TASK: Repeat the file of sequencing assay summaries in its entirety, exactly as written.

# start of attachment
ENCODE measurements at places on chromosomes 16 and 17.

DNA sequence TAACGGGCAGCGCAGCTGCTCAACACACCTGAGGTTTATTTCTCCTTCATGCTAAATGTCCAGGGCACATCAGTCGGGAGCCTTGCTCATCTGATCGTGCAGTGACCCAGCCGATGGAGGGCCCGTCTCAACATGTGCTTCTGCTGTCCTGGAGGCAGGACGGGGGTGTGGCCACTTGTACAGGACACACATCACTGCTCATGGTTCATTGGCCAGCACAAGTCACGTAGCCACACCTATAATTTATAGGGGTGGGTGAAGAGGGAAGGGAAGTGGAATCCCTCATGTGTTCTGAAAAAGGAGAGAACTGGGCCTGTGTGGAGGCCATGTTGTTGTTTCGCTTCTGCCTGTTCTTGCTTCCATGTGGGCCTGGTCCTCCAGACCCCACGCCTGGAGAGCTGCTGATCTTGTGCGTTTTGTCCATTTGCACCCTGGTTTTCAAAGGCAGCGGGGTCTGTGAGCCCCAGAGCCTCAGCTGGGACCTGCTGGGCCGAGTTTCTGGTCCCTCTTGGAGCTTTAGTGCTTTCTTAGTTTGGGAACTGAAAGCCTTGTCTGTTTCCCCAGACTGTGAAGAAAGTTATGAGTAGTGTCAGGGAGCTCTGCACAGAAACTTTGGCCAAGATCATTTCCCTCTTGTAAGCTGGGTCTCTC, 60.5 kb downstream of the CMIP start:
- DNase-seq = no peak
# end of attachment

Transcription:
ENCODE measurements at places on chromosomes 16 and 17.

DNA sequence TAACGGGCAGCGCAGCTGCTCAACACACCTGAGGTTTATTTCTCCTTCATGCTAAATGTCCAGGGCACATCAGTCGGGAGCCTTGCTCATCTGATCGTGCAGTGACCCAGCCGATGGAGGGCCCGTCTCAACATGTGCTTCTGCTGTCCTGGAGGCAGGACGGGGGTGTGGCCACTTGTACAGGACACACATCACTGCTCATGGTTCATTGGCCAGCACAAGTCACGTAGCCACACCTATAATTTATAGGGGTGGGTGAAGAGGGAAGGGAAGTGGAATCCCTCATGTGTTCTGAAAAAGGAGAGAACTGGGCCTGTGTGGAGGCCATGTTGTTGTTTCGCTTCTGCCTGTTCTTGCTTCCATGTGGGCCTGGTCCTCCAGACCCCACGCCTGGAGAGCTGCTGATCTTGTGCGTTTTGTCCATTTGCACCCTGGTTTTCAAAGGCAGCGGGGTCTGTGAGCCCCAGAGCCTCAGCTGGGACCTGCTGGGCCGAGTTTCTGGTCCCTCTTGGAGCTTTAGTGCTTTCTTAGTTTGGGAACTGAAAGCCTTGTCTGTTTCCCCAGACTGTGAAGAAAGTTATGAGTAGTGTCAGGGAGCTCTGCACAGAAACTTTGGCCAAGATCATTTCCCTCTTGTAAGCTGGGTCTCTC, 60.5 kb downstream of the CMIP start:
- DNase-seq = no peak